Not All Standards Are Up to Standard: Invention of the Common Core State Standards Initiative

The Common Core State Standards Initiative is the most drastic reform of the K-12 education system in the history of the United States. The Common Core State Standards Initiative strives to establish consistent educational standards for English Language Arts/literacy and math nationwide compared to individual state education standards to help kindergarten to 12th grade students to be college and career ready. As of June 2014, the Department of Defense Education Activity, 43 states, Washington D.C., Guam, the Northern Mariana Islands and the U.S. Virgin Islands have adopted the standards.

The Common Core State Standards (“the Standards”) need an intervention to question its emphasis on “results than means” in relation to its reading standards that promote multiculturalism without the full consideration of how race is constructed in the classroom and how the privilege in choosing certain literature and informational text on the basis of skill outcome can tokenize or erase the works by black feminist authors thus hurting the means that would better help students especially in diverse classrooms.

The Standards for ELA are specified by the NGA and CCSSO as “(1) research and evidence based, (2) aligned with college and work expectations, (3) rigorous, and (4) internationally benchmarked.” They also include College and Career Readiness standards in order to help students better read, write, speak, listen, analyze, and use language effectively[1]. The Standards are not a curriculum, but guidelines of what students are expected to know and be able to do through establishment of essential skills, allowing the freedom to curriculum developers and teachers.

There is great attention by the Standards for students to have skill of close reading and analysis of both literature but more of informational text. By the time students reach grade 12, 30% of what they are reading across subjects should be literature and the remaining 70% informational text. The details of the standards focus primarily on what skills the student should reach rather than the content, remaining flexible for schools and teachers to choose what text will be used to achieve that outcome[2]. Yet the emphasis results over the means is concerning because of the privilege in choice allows for the perpetuation of using works written by canonized white male writers without troubling why their work is considered part of the classics or why their themes are considered universal.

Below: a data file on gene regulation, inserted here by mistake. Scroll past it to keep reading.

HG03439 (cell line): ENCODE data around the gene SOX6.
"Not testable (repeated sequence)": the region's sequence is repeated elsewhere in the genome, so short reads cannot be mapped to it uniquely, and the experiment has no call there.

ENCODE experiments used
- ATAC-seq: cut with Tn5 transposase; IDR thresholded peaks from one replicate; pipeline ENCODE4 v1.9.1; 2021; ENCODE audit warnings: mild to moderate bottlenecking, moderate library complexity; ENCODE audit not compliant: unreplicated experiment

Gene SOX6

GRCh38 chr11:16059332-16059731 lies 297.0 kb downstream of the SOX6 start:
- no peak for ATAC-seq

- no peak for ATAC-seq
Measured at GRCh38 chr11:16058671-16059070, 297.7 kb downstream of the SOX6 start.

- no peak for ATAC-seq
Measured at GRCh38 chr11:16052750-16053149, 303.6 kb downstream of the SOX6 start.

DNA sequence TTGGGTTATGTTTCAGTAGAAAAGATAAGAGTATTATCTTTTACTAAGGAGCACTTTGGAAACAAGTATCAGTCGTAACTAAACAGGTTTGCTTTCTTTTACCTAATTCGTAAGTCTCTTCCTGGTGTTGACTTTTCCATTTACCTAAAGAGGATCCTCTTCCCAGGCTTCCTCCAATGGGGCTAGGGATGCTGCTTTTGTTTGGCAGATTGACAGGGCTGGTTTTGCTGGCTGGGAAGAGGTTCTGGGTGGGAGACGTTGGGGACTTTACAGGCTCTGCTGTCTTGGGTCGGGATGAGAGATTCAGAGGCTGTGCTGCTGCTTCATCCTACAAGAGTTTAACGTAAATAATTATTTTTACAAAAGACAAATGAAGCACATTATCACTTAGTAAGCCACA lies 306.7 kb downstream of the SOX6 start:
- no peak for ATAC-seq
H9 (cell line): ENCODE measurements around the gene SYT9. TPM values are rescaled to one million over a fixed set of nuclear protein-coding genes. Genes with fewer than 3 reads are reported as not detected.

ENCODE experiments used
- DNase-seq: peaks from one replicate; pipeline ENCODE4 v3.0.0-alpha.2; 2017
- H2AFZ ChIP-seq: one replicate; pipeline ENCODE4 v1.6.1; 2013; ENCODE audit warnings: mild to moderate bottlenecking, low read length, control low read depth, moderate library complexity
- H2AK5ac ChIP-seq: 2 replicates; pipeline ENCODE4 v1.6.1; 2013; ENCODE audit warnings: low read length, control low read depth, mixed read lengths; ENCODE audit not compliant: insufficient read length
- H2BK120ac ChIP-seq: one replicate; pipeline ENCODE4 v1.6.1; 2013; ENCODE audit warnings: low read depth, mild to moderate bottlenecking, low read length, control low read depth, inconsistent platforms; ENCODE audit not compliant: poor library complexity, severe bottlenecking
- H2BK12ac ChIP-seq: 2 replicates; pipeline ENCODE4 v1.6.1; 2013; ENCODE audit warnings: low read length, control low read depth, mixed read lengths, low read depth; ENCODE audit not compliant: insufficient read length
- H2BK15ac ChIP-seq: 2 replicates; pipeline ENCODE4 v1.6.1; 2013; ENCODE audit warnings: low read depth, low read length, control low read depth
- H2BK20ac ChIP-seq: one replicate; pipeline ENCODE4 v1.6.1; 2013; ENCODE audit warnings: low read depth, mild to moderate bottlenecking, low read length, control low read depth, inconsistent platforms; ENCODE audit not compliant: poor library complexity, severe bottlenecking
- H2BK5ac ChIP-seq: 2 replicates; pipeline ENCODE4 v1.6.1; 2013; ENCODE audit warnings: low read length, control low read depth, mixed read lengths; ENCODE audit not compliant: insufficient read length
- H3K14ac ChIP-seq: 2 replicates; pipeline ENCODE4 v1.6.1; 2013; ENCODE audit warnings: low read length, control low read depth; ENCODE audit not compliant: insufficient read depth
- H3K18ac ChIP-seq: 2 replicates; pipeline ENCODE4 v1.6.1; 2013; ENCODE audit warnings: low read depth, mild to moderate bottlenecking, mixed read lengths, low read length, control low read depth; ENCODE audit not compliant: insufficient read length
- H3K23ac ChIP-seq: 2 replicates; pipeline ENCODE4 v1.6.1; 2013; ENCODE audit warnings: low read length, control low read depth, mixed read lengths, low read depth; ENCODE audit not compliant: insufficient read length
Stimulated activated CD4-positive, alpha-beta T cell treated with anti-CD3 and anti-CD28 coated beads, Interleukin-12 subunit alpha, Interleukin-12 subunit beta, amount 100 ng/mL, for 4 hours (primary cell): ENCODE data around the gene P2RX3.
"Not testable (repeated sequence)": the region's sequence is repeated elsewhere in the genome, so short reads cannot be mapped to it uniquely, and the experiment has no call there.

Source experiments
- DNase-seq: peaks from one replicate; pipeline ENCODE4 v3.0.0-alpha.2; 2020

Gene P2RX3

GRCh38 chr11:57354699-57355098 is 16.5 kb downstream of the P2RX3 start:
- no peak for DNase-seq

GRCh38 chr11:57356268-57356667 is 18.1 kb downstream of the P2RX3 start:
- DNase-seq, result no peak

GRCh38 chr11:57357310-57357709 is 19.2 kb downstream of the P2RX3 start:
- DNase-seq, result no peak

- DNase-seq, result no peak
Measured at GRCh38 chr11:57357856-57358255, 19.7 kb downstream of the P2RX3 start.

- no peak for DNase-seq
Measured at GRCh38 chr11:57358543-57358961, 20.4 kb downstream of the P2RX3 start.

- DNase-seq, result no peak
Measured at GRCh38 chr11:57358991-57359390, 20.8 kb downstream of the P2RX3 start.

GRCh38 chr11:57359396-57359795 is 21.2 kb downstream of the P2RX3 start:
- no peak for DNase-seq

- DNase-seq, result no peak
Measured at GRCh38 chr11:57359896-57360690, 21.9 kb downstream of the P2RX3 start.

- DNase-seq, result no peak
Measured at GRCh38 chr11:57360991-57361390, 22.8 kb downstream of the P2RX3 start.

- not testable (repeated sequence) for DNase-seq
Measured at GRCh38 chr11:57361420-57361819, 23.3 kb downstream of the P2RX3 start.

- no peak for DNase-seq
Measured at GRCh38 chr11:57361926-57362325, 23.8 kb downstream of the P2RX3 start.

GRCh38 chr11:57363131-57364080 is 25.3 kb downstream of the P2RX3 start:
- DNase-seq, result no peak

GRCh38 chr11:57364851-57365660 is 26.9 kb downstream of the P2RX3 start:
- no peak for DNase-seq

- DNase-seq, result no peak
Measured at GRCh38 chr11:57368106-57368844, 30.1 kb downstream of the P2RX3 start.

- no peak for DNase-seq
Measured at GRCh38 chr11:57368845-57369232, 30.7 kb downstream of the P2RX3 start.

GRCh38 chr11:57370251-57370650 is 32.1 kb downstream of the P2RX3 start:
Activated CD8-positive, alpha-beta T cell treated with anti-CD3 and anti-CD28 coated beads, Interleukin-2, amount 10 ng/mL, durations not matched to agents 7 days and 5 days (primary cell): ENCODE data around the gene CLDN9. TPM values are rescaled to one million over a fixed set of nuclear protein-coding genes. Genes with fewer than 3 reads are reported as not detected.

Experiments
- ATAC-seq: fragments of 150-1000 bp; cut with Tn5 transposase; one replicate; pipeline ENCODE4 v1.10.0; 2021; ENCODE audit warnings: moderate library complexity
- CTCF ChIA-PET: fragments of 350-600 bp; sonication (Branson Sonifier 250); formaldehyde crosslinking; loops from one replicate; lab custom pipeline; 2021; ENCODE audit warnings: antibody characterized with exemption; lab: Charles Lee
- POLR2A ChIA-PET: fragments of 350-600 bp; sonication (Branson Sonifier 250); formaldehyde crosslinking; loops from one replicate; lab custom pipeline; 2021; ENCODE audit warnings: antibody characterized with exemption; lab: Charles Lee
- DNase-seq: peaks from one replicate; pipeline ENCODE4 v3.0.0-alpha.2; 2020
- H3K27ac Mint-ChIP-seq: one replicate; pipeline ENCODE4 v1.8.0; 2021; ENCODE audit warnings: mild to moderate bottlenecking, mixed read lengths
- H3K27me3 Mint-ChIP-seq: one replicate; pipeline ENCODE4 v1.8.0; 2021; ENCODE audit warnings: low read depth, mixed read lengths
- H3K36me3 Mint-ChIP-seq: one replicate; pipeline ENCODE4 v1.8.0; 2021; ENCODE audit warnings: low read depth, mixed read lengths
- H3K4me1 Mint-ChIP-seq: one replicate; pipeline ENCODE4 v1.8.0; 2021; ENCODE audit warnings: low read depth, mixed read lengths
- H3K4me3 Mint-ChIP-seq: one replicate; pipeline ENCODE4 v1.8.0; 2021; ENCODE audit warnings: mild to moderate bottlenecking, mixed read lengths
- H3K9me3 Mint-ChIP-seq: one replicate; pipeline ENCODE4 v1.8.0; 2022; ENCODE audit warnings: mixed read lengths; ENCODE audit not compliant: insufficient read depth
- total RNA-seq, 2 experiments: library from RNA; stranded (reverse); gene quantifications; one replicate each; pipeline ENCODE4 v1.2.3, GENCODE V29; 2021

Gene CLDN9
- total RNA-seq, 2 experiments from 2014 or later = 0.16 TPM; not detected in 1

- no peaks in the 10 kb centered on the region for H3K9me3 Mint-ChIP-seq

The emphasis on close reading by the Standards deemphasizes reading as a personal act and lessens the chance for non-white students to see works that have or written by people like them. Literature is a means of affirming the lived realities of students. When also considering that the skill building texts are already chosen for them to read, this minimalizes encounters of works by black feminist authors.

Black feminist works are derived from the lived experiences of black women who have many rich stories although only a handful of their work are suggested in the Standards’ Appendix B: Text Exemplars and Sample Performance Tasks. Of the recommendations for grades 4–5 of ten stories, nine poems, and nineteen informational texts, only five texts have significant black content, three black authors, and one Guyanese author[3].

The Standards works to promote ideals of multiculturalism alongside Appendix B, but the vague diversity approach rather tokenizes other cultures with a lack of self-reflection on race in the classroom. Close reading another culture may result in a single story representing an entire group of people and leading stereotypes of the Other. Teachers and students need to think about how race is construced in the classroom through American exceptionalism and colorblindness, which falsely naturalizes whiteness as a default.
We need to question such large frameworks and systems more frequently such as the lack of diversity in teachers in order to better educate and include students. It is great to see students reflected in the diverse text they read, but their existences needs to be reaffirmed for more than just one unit.

Skills are more valued than content by the Standards, but the content of black feminist authors can help to students in diverse classrooms understand themselves and the world around them. Students should be expected to meet up to high standards, but students need not to standardize themselves to fit into a mold.

One clap, two clap, three clap, forty?

By clapping more or less, you can signal to us which stories really stand out.